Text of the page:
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Banded Bullfrog (Kaloula pulchra)


Hylarana raniceps (a.k.a. Chalcorana raniceps) is a general-purpose frog, happy on the ground, in or near water, and up in the vegetation.

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Jade-backed Stream Frog (Hylarana raniceps, unless you prefer Chalcorana)


Among the best Borneo frogs are the Rock Skippers a.k.a. Foot-flagging Frogs, which generally hang out on rocks near or in fast-moving (thus loud) water, communicating with each other by humorously waving their feet around. When disturbed they go leaping away, "skipping" from rock to rock in an instant. Well, that's what they do by day anyway. By night they rest in vegetation near that aforementioned fast-moving water, and are generally very cooperative with photographers. Several species live in Borneo, some more of which I saw later on in this trip.

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Black-spotted Rock Skipper (Staurois guttatus)


The most easily found frogs in Kubah are the Harlequin Flying Frogs. I saw a dozen or two of these each night.

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Harlequin Flying Frog (Rhacophorus pardalis)


Also quite common are several Polypedates species, including Polypedates macrotis, illustrated here by a happy couple.

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Dark-eared Tree Frog (Polypedates macrotis)


By far the best of the Polypedates is the spectacular Polypedates otilophus. These were also quite common, but you can never tire of seeing them.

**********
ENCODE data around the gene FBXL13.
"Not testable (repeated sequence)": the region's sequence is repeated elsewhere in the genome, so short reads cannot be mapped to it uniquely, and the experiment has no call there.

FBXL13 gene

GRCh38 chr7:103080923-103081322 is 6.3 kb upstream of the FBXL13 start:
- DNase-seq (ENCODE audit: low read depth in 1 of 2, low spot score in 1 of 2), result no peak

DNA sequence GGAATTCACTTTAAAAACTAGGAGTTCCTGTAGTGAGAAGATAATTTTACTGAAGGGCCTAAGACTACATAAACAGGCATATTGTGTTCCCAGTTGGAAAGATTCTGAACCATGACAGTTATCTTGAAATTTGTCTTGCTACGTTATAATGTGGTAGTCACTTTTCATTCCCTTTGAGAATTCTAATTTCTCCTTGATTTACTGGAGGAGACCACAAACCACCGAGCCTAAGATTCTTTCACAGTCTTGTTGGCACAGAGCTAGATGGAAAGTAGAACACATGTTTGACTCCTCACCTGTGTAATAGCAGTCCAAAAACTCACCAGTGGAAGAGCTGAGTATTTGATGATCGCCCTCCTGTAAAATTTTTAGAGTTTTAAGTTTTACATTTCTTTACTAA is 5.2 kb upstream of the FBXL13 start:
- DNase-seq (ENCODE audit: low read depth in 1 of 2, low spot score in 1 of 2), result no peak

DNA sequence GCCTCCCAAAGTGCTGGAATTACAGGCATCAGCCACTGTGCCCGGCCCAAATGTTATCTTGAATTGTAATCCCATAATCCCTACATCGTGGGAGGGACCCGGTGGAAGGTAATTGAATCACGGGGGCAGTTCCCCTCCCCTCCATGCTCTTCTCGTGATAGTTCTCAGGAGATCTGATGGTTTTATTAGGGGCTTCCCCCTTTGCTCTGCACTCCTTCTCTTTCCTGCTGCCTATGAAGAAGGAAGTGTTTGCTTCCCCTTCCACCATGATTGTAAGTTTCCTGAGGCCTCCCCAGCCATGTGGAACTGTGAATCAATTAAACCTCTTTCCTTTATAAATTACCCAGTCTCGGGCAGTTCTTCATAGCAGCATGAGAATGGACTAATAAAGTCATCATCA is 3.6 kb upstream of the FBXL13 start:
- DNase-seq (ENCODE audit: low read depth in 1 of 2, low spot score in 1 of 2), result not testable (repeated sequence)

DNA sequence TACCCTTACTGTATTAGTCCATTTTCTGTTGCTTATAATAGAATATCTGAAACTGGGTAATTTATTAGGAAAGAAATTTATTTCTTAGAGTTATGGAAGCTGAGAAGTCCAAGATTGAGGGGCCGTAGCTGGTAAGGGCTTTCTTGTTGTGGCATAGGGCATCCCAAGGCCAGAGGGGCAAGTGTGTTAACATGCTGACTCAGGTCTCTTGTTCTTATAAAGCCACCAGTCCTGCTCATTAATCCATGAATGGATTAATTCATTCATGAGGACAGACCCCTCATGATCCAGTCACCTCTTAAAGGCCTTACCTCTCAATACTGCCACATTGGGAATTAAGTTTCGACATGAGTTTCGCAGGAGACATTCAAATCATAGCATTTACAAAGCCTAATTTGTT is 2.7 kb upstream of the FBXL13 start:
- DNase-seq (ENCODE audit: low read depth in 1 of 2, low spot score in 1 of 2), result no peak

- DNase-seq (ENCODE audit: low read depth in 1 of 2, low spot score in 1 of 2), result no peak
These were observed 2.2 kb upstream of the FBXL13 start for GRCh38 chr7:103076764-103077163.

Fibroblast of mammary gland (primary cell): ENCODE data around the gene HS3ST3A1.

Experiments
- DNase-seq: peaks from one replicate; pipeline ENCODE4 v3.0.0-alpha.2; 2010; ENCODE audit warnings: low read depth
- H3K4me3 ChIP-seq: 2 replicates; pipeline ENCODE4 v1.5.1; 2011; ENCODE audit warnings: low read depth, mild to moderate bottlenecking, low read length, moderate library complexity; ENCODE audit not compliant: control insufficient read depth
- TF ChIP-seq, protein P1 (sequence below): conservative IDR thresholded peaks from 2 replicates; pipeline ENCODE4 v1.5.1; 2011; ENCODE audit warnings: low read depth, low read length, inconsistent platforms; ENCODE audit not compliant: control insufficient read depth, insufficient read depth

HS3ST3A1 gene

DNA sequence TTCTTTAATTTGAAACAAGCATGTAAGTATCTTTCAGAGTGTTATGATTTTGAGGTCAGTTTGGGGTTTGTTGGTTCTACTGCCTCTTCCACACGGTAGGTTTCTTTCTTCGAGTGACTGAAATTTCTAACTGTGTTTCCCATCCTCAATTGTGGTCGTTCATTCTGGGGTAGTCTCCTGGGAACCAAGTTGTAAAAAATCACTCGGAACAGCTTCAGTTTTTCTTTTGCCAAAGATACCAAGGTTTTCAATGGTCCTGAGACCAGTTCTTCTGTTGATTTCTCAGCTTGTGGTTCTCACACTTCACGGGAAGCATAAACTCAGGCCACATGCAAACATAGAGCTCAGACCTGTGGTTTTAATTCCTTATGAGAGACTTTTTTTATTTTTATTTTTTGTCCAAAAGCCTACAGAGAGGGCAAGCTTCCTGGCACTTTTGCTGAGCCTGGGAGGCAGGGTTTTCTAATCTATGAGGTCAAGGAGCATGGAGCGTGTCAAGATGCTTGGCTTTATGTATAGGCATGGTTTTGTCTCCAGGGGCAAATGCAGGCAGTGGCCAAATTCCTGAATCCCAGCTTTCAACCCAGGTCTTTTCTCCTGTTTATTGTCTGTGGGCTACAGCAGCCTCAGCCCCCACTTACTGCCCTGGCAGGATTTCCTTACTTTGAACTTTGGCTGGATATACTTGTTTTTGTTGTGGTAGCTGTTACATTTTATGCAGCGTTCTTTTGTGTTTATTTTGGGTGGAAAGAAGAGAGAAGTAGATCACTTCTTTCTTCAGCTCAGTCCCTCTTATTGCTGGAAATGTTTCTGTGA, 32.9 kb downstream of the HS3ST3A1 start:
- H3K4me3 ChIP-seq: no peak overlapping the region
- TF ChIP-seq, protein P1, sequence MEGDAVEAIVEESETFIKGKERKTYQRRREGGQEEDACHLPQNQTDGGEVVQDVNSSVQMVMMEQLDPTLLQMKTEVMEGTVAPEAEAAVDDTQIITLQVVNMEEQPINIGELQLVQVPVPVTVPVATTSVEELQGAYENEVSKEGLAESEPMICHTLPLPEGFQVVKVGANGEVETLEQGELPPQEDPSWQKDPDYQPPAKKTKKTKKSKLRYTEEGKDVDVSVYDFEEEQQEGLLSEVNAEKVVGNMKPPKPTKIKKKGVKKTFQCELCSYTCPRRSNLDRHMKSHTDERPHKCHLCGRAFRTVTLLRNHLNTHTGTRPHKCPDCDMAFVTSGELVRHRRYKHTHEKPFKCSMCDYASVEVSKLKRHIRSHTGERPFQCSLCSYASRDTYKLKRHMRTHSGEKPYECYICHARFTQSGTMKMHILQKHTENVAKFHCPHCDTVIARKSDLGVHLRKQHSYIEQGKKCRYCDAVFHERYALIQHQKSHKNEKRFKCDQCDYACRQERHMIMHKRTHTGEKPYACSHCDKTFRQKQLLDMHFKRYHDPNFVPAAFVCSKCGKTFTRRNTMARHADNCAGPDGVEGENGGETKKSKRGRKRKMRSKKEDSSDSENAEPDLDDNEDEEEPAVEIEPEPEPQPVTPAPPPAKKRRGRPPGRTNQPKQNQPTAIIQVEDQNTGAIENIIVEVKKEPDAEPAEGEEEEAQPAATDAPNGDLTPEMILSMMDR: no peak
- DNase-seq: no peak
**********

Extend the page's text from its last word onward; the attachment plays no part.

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File-eared Tree Frog (Polypedates otilophus)


To keep this account to a reasonable length I'm not going to include photos of every frog species I saw, but here's one more good one, the cute l'il Cinnamon Frog.

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Cinnamon Frog (Nyctixalus pictus)


Borneo has an excellent variety of gecko species to keep you on your toes at night. Most areas have multiple Bent-toed Gecko species (Cyrtodactylus), some of which are easy to tell apart and some of which aren't. I'm pretty confident that this sleeping beauty is Cyrtodactylus pubisulcus.

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Inger's Bent-toed Gecko (Cyrtodactylus pubisulcus)


I think that the way the spots on this gecko almost coalesce into longitudinal stripes means that it is Cyrtodactylus quadrivirgatus, though I wouldn't be shocked to learn that it's another Cyrtodactylus pubisulcus.

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Marbled Forest Gecko (Cyrtodactylus quadrivirgatus), I think


This big one is definitely Cyrtodactylus consobrinus, at least until someone splits the Borneo populations from the mainland populations.

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Peters's Bent-toed Gecko (Cyrtodactylus consobrinus)


A couple of species of Rock Geckos (Cnemaspis) reside in Gunung Gading, but I only saw the common one, Kendall's Rock Gecko.

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Kendall's Rock Gecko (Cnemaspis kendallii)


The weirdest and thus probably the best gecko in this area is the Cat Gecko. I hadn't seen any the previous year, so this was my first lifer of the trip. I only got this one photo because when I moved in a little closer, the gecko fell to the ground and somehow disappeared into the leaf litter. I say "somehow" because these geckos are famous for their slow-motion movements, and I did take some deserved abuse from Kurt when I told him I lost my first Cat Gecko after only one photo.

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Cat Gecko (Aeluroscalabotes felinus felinus)